Nothing Really Happens is available on Amazon Prime, Tubi, Google Play, YouTube and iTunes. Visit the official website for more information. 


“People are going to die anyways. Their stories don’t have to.”


If you could turn your grief into a horror film, what would it look like? A.T. White’s new film Starfish transforms the mourning process into a cosmic and post-apocalyptic drama that is as quiet and spare as it is fraught with tension and mystery.

After the sudden death of her best friend Grace (Christina Masterson), Aubrey (Virginia Gardner) travels back to her hometown for the funeral. The small town seems even smaller one day when Aubrey wakes up in Grace’s apartment to discover she’s the only one left. Extra-terrestrial creatures had invaded and killed everyone in town and possibly everyone else on earth. It isn’t until she comes face-to-face with one of the deadly creatures that she hears another human voice by way of a walkie talkie. Before Grace passed away, she uncovered a series of mysterious transmissions by which the creatures transported themselves to earth. Through a series of mixtapes she created a way to save Aubrey and save the world. The voices through the walkie talkie help Aubrey but eventually she must face the barren landscape and escape the creatures on her own.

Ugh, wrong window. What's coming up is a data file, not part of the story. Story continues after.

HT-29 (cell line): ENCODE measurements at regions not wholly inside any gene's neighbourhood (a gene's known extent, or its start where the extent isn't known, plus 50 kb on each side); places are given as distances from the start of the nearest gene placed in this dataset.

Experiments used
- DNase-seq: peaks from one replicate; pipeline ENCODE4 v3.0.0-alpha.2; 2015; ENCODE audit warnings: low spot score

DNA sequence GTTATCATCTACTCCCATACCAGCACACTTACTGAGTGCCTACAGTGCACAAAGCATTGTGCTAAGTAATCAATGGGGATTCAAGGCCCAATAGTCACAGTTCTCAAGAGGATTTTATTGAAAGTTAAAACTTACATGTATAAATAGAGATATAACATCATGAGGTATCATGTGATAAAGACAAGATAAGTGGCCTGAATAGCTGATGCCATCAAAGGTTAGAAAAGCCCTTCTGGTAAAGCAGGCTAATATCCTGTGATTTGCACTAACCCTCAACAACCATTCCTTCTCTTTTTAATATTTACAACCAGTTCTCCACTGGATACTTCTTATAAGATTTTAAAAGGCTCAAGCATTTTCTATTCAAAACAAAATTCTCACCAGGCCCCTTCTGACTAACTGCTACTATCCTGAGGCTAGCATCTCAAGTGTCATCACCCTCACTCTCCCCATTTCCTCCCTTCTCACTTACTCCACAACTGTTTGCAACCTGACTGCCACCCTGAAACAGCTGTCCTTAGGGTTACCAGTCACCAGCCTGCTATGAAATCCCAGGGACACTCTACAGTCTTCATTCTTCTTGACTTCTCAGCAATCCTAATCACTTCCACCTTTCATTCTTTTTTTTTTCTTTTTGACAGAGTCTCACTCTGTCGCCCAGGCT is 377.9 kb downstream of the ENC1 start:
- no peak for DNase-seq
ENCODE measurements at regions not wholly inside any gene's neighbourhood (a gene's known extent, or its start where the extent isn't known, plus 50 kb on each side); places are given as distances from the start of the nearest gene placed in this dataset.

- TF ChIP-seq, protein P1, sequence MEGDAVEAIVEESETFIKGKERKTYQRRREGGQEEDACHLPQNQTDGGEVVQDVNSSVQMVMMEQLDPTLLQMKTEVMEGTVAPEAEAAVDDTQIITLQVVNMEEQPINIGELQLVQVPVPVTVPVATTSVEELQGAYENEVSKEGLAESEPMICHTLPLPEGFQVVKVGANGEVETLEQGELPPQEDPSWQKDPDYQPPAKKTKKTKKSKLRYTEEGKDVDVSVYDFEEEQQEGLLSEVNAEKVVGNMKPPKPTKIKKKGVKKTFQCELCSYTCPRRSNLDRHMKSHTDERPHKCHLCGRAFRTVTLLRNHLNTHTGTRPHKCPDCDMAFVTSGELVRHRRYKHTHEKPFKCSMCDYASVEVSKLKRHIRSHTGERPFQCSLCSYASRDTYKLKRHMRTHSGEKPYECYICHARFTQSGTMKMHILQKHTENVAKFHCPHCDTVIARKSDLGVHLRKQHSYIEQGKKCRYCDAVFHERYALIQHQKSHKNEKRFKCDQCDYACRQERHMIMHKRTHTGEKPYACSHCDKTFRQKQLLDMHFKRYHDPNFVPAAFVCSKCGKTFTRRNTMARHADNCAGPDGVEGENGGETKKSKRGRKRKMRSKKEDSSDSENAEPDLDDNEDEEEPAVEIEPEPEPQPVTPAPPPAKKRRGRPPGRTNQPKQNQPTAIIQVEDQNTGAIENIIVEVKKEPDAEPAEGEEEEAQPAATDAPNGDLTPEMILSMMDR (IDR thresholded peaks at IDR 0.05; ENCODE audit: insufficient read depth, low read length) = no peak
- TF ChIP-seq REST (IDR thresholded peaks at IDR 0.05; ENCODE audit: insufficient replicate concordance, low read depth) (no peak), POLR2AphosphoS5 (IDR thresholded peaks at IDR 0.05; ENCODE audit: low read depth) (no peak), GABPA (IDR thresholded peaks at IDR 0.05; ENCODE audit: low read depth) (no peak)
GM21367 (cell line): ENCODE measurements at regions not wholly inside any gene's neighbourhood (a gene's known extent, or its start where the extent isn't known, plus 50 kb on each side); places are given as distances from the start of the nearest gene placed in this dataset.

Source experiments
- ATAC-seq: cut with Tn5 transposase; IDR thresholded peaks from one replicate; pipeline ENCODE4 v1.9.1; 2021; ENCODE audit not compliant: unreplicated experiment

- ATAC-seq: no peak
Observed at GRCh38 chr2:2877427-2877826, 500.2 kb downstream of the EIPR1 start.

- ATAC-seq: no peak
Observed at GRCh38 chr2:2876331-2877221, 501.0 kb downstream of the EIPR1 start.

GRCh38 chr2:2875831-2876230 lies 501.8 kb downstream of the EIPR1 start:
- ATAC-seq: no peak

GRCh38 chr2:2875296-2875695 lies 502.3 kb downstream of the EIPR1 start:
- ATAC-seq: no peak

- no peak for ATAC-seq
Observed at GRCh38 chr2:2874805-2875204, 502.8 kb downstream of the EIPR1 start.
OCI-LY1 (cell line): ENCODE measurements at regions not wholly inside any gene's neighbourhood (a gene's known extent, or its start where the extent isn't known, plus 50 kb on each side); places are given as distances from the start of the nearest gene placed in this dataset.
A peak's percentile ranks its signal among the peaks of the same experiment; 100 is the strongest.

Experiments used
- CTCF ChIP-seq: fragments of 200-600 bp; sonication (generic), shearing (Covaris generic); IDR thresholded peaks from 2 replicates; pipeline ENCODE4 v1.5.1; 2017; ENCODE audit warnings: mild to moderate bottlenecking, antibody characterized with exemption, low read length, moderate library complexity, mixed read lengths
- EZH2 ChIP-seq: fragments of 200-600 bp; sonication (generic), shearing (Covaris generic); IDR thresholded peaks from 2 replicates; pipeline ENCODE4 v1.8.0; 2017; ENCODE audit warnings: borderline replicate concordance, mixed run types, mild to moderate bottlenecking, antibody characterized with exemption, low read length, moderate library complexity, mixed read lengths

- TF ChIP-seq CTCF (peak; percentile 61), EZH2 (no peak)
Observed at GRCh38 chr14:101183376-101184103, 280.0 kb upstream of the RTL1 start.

Starfish was written, directed, edited, produced and composed by A.T. (Al) White. This film is quite unlike anything you’ve ever seen before. It’s more of a mood than it is a cohesive story. White plays with different mediums and one scene is even told through animation. We’re never quite sure if what we’re seeing is reality or Aubrey’s dissociation as a result of her grief. I love how the film plays with our perceptions, distorts the story and both confuses and intrigues us at every turn. One beautiful shot projects an imagined scene on the ceiling. Another scene takes Aubrey out of her reality and onto a movie set where she sees a version of herself talking to a director and surrounded by a film crew. Very meta. The time setting is left ambiguous but there are some clues in the technology used including an old TV set, the FM/AM radio that receives the mysterious transmissions, a rotary phone, cassette tapes, etc.